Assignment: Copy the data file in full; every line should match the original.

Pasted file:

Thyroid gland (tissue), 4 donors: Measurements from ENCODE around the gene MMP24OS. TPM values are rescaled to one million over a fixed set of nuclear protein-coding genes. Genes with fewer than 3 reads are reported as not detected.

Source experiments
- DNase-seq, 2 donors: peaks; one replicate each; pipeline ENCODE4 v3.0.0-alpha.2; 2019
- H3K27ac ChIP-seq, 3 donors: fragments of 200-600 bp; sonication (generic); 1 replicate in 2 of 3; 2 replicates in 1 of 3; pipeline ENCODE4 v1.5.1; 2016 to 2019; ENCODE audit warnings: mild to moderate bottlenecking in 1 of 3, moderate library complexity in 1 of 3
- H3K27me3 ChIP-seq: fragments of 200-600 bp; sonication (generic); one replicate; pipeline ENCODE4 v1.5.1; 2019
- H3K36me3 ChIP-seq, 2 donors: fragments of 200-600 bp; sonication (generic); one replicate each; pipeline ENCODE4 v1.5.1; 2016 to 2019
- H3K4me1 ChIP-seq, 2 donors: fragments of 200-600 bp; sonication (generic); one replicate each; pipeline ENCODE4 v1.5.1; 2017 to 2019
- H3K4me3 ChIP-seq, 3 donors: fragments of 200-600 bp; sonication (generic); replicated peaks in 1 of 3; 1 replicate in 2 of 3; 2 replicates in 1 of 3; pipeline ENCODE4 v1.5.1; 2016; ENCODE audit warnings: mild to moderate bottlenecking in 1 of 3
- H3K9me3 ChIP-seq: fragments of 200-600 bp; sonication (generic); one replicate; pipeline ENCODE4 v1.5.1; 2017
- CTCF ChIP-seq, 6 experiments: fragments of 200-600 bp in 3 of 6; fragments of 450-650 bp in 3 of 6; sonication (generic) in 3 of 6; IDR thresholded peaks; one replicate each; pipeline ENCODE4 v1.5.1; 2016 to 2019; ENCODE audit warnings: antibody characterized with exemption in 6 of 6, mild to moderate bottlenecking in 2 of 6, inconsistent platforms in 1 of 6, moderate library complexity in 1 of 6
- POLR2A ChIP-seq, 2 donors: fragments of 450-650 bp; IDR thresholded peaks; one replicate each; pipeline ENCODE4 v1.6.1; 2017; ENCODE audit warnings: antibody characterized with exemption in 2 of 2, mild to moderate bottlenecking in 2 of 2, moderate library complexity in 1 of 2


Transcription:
Thyroid gland (tissue), 4 donors: Measurements from ENCODE around the gene MMP24OS. TPM values are rescaled to one million over a fixed set of nuclear protein-coding genes. Genes with fewer than 3 reads are reported as not detected.

Source experiments
- DNase-seq, 2 donors: peaks; one replicate each; pipeline ENCODE4 v3.0.0-alpha.2; 2019
- H3K27ac ChIP-seq, 3 donors: fragments of 200-600 bp; sonication (generic); 1 replicate in 2 of 3; 2 replicates in 1 of 3; pipeline ENCODE4 v1.5.1; 2016 to 2019; ENCODE audit warnings: mild to moderate bottlenecking in 1 of 3, moderate library complexity in 1 of 3
- H3K27me3 ChIP-seq: fragments of 200-600 bp; sonication (generic); one replicate; pipeline ENCODE4 v1.5.1; 2019
- H3K36me3 ChIP-seq, 2 donors: fragments of 200-600 bp; sonication (generic); one replicate each; pipeline ENCODE4 v1.5.1; 2016 to 2019
- H3K4me1 ChIP-seq, 2 donors: fragments of 200-600 bp; sonication (generic); one replicate each; pipeline ENCODE4 v1.5.1; 2017 to 2019
- H3K4me3 ChIP-seq, 3 donors: fragments of 200-600 bp; sonication (generic); replicated peaks in 1 of 3; 1 replicate in 2 of 3; 2 replicates in 1 of 3; pipeline ENCODE4 v1.5.1; 2016; ENCODE audit warnings: mild to moderate bottlenecking in 1 of 3
- H3K9me3 ChIP-seq: fragments of 200-600 bp; sonication (generic); one replicate; pipeline ENCODE4 v1.5.1; 2017
- CTCF ChIP-seq, 6 experiments: fragments of 200-600 bp in 3 of 6; fragments of 450-650 bp in 3 of 6; sonication (generic) in 3 of 6; IDR thresholded peaks; one replicate each; pipeline ENCODE4 v1.5.1; 2016 to 2019; ENCODE audit warnings: antibody characterized with exemption in 6 of 6, mild to moderate bottlenecking in 2 of 6, inconsistent platforms in 1 of 6, moderate library complexity in 1 of 6
- POLR2A ChIP-seq, 2 donors: fragments of 450-650 bp; IDR thresholded peaks; one replicate each; pipeline ENCODE4 v1.6.1; 2017; ENCODE audit warnings: antibody characterized with exemption in 2 of 2, mild to moderate bottlenecking in 2 of 2, moderate library complexity in 1 of 2